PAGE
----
CARMARTHENSHIRE County Council’s Executive Board has withdrawn proposals to close Whitland Household Waste Recycling Centre from its budget – alongside a number of others – following a comprehensive budget consultation.
The council had asked for public feedback on several suggestions as it looked at ways to save £16.5million over the next three years.
After reviewing that feedback, Executive Board has voted to withdraw the suggested closure of the recycling centre, as well as proposals to reduce public toilet provision.
In addition, they will no longer look to reduce the budget for youth support services and will not implement a proposed increase to cemetery charges.
Proposed efficiencies in budgets for education around additional learning needs will be deferred for at least three years, as will proposals for an administration fee for residential care placements.
In respect of leisure services, instead of increasing charges, additional income will now be met through increased usage of facilities.
Almost £12million has been added to the council’s budget to support inflationary related pressures, and a further £7.4million for new pressures including social care, waste and additional learning needs. The schools’ delegated budget has been given significant support with their budget increasing by £10.1million, providing them with the same spending power as they have in current year.
Funding has also been added to the budgets for social services to invest in workforce, and to the highways budget to improve roads.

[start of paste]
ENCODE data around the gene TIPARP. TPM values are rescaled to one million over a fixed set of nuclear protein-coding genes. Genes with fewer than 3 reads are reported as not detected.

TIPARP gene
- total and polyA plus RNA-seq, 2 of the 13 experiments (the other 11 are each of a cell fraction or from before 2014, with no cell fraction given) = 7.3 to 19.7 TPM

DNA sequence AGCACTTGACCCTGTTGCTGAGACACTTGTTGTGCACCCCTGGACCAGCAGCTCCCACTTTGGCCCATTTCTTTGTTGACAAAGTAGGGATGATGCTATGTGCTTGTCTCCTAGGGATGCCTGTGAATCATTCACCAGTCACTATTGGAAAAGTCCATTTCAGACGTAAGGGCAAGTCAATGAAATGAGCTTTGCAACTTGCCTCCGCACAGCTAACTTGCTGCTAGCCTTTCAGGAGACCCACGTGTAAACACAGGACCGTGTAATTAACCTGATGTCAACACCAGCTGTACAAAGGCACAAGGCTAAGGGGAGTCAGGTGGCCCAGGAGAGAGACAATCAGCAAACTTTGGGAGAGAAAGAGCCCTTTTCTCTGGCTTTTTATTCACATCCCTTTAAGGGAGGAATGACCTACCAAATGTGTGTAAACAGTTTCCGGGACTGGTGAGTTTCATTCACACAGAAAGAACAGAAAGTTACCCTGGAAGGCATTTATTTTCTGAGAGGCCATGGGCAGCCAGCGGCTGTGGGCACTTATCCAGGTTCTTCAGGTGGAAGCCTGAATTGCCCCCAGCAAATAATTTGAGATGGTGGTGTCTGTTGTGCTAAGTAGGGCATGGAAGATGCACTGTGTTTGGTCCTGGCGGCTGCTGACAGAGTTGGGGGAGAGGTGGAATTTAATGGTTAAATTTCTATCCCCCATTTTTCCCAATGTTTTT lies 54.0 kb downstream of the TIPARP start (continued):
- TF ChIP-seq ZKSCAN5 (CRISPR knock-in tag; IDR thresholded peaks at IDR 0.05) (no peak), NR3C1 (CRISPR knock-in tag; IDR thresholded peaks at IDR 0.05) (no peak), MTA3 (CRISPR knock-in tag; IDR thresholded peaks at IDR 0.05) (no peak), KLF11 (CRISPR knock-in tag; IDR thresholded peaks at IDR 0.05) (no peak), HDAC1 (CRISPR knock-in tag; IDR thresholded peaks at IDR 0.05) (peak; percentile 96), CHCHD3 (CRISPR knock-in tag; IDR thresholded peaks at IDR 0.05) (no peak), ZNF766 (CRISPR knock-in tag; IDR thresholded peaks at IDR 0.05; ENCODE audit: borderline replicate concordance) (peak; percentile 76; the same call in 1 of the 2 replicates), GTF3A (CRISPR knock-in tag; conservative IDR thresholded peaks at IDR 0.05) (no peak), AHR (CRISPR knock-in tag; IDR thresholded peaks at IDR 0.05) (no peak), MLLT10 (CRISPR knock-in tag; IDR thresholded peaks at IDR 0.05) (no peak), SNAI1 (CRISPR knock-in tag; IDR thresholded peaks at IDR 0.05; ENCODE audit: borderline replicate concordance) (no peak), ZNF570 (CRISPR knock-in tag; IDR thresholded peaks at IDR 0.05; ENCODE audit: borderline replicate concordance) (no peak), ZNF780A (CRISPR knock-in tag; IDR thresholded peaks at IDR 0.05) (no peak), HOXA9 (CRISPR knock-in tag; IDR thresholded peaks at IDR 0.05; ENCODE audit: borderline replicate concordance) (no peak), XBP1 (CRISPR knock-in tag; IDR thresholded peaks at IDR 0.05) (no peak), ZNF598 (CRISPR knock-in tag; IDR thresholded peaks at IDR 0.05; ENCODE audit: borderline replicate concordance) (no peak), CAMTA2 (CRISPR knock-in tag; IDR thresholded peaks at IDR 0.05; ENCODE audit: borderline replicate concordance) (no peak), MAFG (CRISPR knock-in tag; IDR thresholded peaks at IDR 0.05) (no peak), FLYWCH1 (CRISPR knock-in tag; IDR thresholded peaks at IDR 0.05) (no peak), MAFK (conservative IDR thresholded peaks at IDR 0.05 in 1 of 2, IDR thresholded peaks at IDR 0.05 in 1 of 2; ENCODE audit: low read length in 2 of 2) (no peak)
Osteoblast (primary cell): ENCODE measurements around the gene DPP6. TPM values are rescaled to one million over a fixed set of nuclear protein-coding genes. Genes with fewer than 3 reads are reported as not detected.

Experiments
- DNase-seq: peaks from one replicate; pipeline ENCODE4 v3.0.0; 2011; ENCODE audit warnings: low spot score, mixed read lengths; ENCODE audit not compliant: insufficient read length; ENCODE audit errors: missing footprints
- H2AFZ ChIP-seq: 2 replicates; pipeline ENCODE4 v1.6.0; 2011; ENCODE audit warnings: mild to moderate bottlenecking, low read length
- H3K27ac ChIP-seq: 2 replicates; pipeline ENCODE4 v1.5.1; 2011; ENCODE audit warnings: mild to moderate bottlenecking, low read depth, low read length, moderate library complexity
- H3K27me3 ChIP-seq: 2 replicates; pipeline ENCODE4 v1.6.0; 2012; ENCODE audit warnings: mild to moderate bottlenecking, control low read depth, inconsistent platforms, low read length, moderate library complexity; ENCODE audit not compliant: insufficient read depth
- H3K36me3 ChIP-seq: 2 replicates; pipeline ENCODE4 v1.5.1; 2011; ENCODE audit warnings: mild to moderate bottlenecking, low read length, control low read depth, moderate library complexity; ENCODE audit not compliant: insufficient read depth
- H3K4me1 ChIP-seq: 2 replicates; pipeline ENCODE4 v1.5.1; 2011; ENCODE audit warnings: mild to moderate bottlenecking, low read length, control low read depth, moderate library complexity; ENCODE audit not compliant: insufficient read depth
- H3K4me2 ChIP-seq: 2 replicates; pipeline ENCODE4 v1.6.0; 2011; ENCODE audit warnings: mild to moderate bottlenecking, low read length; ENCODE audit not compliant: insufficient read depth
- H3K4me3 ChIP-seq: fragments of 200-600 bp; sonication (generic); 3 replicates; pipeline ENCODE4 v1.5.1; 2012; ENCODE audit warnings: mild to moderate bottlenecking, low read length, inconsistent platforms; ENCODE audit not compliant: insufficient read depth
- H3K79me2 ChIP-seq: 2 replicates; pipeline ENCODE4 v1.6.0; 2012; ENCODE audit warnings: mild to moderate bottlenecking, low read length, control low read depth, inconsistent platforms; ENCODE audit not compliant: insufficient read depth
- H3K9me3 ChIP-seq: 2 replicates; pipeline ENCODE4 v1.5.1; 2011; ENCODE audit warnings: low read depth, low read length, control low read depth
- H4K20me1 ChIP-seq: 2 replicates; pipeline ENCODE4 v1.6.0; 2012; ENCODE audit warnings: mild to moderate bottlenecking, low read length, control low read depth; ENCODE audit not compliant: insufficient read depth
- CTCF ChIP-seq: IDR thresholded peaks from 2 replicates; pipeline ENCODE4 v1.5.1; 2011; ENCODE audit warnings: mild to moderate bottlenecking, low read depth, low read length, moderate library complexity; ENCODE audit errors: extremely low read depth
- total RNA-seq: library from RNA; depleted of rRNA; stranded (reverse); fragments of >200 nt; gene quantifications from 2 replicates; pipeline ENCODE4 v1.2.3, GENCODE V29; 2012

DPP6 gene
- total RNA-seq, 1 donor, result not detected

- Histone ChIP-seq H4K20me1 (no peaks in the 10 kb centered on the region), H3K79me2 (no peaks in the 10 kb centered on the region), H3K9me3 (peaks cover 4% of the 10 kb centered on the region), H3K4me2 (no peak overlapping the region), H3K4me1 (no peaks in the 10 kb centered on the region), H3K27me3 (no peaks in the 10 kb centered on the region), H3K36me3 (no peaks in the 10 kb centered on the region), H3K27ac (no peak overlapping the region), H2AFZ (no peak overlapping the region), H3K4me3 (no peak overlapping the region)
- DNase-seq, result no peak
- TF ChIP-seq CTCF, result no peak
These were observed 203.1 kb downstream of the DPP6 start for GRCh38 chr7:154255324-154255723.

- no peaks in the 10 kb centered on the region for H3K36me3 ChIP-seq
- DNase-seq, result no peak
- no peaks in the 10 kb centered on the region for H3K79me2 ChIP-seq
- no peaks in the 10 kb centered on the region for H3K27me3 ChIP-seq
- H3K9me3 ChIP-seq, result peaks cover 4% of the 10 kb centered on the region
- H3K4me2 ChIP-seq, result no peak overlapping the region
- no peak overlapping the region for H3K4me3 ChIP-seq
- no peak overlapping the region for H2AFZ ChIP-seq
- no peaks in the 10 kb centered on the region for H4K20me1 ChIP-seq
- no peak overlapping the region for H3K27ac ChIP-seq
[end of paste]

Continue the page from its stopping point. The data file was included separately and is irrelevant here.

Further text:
Following these adjustments, the budget being put to Full Council for final decision in March will propose a Council Tax increase of 4.89 per cent for the coming year.
Cllr David Jenkins, Executive Board Member for Resources, said that a better than expected settlement from Welsh Government – an increase of 4.4 per cent – has allowed some flexibility in this year’s budget, but highlighted that many challenges remain.
“Welsh Government’s recognition of the unprecedented level of inflationary and unavoidable pressures facing local authorities does not detract from the fact that savings are still required, despite the welcome funding increase,” he said.
More than 2,000 people responded to the council’s budget consultation, offering valuable feedback on 14 separate proposals.
Executive Board reiterated that these proposals were put forward to get a measure of the public’s opinion, and that no decisions were made before reviewing their feedback.
Cllr Jenkins added: “I would like to express my thanks to all who took part in the consultation or responded to the surveys.
“One thing that is generally clear from those who took part in the consultation is that they do appreciate that difficult choices need to be made.
“I, as portfolio member for resources, and member colleagues, have again really tried to listen both to the public and fellow members’ concerns and respond accordingly.”